You may have heard about the importance of building a classroom culture. In fact, many professionals agree that creating a classroom culture is one of the most important things that an educator can do. The classroom culture should involve a positive and safe environment where students are encouraged to be engaged, participate, offer ideas, and take risks. So what can you do to create this type of atmosphere in your classroom? Try some of these tips to get you started.
Befriend Your Students
Although you are the adult and an educator first and foremost, it’s important to befriend your students. Know their names. Get to know what they like. Learn about their families. Above all else, listen to them. Show them respect and talk to them as equals.
Be Fair and Consistent
At the start of the year, discuss the classroom rules with your students and the reasons behind each rule. Display the rules somewhere students can see them throughout the year. Then, be sure to be fair and consistent. Don’t let students catch you enforcing the rule on one student while letting others slide by without any consequences. It might not seem like much, but it will harm the connections that you have with your students.
Planning lessons that allow students to make choices can be difficult and time-consuming. However, providing choices allows students to take responsibility and ownership in their education. It also shows your students that you trust them. For example, allow students to pick books for their book report or have several worksheets that students can pick from for an assignment.
Seek Student Feedback
How effective and/or enjoyable are your lessons? Are students understanding what you’re teaching them? Find out the answers to these questions and more by seeking student feedback. Have students write on an exit slip. You could also have them close their eyes and rate you and/or their understanding for the day’s lesson. Students will appreciate the fact that you care about their input and want to improve in order to better meet their needs.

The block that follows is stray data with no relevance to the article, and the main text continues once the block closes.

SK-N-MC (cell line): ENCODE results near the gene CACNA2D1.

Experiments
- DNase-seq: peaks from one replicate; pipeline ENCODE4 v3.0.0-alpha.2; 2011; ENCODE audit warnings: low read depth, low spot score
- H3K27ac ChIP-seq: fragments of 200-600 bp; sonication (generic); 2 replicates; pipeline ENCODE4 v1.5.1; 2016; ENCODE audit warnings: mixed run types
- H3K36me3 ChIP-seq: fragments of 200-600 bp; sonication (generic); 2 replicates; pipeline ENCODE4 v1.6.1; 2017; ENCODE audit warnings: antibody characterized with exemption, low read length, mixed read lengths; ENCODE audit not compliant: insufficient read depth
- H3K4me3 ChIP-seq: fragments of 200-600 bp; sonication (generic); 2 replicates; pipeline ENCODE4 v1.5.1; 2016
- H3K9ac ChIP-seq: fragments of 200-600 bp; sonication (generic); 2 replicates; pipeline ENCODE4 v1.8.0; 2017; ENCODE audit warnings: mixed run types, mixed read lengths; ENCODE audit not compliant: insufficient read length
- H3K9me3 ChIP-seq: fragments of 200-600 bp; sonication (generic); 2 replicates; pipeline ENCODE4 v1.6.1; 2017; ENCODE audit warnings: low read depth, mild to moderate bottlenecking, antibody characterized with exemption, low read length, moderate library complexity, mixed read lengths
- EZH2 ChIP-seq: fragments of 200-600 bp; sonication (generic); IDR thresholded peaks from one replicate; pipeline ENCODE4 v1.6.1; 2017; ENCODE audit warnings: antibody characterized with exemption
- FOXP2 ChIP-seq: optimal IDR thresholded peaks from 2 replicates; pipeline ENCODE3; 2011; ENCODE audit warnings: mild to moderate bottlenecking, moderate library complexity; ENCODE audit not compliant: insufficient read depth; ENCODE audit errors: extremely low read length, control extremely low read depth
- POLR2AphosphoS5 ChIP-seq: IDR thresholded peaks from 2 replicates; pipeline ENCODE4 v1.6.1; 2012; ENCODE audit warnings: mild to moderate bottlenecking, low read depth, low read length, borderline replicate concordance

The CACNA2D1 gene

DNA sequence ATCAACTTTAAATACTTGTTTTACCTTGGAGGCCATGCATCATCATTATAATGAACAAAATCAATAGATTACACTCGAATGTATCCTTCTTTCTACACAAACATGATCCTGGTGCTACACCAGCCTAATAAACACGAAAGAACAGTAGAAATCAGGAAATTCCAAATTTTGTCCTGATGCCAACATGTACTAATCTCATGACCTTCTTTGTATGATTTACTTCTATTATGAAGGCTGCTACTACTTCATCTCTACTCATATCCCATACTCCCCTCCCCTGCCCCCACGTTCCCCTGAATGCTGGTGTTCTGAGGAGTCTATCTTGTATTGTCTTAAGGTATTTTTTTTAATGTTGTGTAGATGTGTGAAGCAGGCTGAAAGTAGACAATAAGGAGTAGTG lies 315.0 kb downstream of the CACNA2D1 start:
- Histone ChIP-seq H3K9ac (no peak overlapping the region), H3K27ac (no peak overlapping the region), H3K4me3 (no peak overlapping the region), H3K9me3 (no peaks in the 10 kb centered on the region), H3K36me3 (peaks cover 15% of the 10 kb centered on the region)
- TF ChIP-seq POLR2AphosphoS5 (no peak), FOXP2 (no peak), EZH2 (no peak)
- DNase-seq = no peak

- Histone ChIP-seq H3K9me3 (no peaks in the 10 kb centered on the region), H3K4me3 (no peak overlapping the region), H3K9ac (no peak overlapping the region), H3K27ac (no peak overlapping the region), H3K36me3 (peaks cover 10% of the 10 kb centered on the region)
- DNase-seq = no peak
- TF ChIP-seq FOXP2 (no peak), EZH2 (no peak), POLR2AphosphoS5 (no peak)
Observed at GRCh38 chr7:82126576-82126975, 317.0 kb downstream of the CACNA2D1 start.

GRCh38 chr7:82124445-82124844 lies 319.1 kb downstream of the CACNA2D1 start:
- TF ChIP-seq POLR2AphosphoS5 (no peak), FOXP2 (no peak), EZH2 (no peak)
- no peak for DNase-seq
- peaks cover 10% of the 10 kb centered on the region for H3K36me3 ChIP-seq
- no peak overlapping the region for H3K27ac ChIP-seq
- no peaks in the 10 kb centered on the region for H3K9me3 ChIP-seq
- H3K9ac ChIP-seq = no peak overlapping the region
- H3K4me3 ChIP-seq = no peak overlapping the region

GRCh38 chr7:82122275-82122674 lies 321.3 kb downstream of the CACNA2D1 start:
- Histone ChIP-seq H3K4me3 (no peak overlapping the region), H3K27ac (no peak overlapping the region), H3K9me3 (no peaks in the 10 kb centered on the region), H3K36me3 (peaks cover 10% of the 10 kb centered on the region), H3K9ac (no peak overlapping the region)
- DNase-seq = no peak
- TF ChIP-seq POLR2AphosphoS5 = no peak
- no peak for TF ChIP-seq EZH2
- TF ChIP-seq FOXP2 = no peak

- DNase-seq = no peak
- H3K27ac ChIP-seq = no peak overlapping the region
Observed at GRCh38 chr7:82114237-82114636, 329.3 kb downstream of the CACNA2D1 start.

Many teachers fall into the trap of asking “does anyone have any questions?” or something similar. Rather than asking this question, assume that every student has a question about the material that you just covered. You could rephrase the question to something like “what questions do you have?” By doing this, you create a safe environment where students feel comfortable asking questions.
Focus on the Process
If you ask “what’s the right answer?” or “who has the right answer?” you may find that the same students will respond each time. To get more participation, try asking about the thought process instead. Ask “who can tell us their thought process?” Delivering the right answer might be intimidating for students. However, discussing the process that they took to get to the answer is less daunting. As an added bonus, other students will learn from hearing about the process.
Think about some of the things that you remember from school. Did your teacher have a particular way to start class? Were there activities that you enjoyed? How did your class celebrate birthdays? Create traditions in your classroom that your students can depend on. You could be as simple as High Five Friday, Yoga Mondays, or a Good News Minute at the start of class.
For more ideas of how you can create a positive classroom culture, speak to some of the experienced teachers that you respect and admire. Gather all of these ideas and find ways to create a positive environment for your students.